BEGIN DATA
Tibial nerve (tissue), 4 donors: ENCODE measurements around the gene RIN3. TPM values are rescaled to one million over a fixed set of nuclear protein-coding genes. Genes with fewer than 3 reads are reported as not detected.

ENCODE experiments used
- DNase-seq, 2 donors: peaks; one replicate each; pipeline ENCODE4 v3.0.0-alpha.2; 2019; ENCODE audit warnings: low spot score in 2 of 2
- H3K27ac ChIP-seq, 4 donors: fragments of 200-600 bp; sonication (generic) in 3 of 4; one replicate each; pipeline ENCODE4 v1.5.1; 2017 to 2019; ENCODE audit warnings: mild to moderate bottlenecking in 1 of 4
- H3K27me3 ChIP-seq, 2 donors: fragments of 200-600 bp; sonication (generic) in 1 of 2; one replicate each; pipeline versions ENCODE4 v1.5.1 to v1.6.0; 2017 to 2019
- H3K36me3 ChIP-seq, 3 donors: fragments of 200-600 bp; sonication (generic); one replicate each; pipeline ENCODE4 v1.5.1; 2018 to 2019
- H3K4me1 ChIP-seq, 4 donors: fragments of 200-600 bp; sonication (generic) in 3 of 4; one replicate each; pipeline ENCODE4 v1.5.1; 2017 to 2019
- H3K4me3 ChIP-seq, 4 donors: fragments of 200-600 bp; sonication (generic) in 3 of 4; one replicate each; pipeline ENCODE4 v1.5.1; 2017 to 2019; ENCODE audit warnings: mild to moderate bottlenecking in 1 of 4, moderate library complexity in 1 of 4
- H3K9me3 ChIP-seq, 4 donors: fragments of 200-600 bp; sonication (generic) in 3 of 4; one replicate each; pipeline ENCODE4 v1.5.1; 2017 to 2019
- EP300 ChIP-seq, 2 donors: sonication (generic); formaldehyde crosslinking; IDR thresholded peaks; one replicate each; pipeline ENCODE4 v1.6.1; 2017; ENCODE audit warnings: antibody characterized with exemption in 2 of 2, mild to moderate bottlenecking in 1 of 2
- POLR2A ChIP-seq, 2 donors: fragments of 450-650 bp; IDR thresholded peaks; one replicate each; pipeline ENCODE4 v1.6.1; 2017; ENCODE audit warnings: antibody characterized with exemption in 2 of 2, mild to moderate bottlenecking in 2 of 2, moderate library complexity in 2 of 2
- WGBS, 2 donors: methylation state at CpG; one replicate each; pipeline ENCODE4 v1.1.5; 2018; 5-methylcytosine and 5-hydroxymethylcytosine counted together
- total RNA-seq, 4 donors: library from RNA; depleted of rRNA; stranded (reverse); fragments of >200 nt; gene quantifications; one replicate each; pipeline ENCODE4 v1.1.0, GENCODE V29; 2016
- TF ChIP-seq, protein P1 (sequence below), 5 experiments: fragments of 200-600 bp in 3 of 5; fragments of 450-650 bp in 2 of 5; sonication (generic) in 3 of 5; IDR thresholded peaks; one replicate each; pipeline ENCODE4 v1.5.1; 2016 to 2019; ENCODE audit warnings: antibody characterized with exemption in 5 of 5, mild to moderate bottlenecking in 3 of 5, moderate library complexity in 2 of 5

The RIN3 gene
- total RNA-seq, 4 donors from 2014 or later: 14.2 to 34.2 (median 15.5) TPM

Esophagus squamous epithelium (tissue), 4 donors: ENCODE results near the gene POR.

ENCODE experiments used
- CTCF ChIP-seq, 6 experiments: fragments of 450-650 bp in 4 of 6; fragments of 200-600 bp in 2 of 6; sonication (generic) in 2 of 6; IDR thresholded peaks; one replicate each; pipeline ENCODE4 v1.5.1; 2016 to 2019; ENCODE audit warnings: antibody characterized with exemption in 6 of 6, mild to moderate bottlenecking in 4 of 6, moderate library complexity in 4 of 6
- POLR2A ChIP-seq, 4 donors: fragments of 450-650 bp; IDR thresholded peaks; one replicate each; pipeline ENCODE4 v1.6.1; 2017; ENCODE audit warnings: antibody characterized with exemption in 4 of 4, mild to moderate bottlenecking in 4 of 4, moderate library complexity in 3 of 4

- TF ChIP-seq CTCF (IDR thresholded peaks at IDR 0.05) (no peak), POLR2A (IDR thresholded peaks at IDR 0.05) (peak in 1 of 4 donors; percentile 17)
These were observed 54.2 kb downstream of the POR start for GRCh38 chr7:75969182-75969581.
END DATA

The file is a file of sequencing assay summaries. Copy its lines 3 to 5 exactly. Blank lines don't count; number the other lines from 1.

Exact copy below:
- DNase-seq, 2 donors: peaks; one replicate each; pipeline ENCODE4 v3.0.0-alpha.2; 2019; ENCODE audit warnings: low spot score in 2 of 2
- H3K27ac ChIP-seq, 4 donors: fragments of 200-600 bp; sonication (generic) in 3 of 4; one replicate each; pipeline ENCODE4 v1.5.1; 2017 to 2019; ENCODE audit warnings: mild to moderate bottlenecking in 1 of 4
- H3K27me3 ChIP-seq, 2 donors: fragments of 200-600 bp; sonication (generic) in 1 of 2; one replicate each; pipeline versions ENCODE4 v1.5.1 to v1.6.0; 2017 to 2019